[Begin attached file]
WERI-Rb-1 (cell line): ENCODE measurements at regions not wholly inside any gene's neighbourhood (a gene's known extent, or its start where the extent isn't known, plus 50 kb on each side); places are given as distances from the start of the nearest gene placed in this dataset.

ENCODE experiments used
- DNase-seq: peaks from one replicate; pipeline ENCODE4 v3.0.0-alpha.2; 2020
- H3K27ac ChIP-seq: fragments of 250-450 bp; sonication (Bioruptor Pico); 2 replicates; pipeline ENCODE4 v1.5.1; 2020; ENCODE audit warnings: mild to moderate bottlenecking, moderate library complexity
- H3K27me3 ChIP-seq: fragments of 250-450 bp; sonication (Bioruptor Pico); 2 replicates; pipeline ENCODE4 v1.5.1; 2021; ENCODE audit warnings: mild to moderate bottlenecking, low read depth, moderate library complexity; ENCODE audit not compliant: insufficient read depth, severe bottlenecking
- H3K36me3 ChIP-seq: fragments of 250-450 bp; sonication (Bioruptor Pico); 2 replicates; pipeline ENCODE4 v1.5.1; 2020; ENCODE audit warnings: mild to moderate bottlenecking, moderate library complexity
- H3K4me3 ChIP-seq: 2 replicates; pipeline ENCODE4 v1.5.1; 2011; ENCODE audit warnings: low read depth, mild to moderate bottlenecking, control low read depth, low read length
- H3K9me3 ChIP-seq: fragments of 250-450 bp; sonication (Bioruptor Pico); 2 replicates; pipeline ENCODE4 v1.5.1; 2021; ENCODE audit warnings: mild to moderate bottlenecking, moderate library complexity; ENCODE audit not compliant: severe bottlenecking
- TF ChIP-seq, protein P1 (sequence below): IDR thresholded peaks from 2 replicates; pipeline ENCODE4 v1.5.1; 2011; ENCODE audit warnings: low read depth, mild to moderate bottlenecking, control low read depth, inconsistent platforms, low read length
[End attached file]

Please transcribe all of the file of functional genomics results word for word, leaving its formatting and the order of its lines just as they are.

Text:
WERI-Rb-1 (cell line): ENCODE measurements at regions not wholly inside any gene's neighbourhood (a gene's known extent, or its start where the extent isn't known, plus 50 kb on each side); places are given as distances from the start of the nearest gene placed in this dataset.

ENCODE experiments used
- DNase-seq: peaks from one replicate; pipeline ENCODE4 v3.0.0-alpha.2; 2020
- H3K27ac ChIP-seq: fragments of 250-450 bp; sonication (Bioruptor Pico); 2 replicates; pipeline ENCODE4 v1.5.1; 2020; ENCODE audit warnings: mild to moderate bottlenecking, moderate library complexity
- H3K27me3 ChIP-seq: fragments of 250-450 bp; sonication (Bioruptor Pico); 2 replicates; pipeline ENCODE4 v1.5.1; 2021; ENCODE audit warnings: mild to moderate bottlenecking, low read depth, moderate library complexity; ENCODE audit not compliant: insufficient read depth, severe bottlenecking
- H3K36me3 ChIP-seq: fragments of 250-450 bp; sonication (Bioruptor Pico); 2 replicates; pipeline ENCODE4 v1.5.1; 2020; ENCODE audit warnings: mild to moderate bottlenecking, moderate library complexity
- H3K4me3 ChIP-seq: 2 replicates; pipeline ENCODE4 v1.5.1; 2011; ENCODE audit warnings: low read depth, mild to moderate bottlenecking, control low read depth, low read length
- H3K9me3 ChIP-seq: fragments of 250-450 bp; sonication (Bioruptor Pico); 2 replicates; pipeline ENCODE4 v1.5.1; 2021; ENCODE audit warnings: mild to moderate bottlenecking, moderate library complexity; ENCODE audit not compliant: severe bottlenecking
- TF ChIP-seq, protein P1 (sequence below): IDR thresholded peaks from 2 replicates; pipeline ENCODE4 v1.5.1; 2011; ENCODE audit warnings: low read depth, mild to moderate bottlenecking, control low read depth, inconsistent platforms, low read length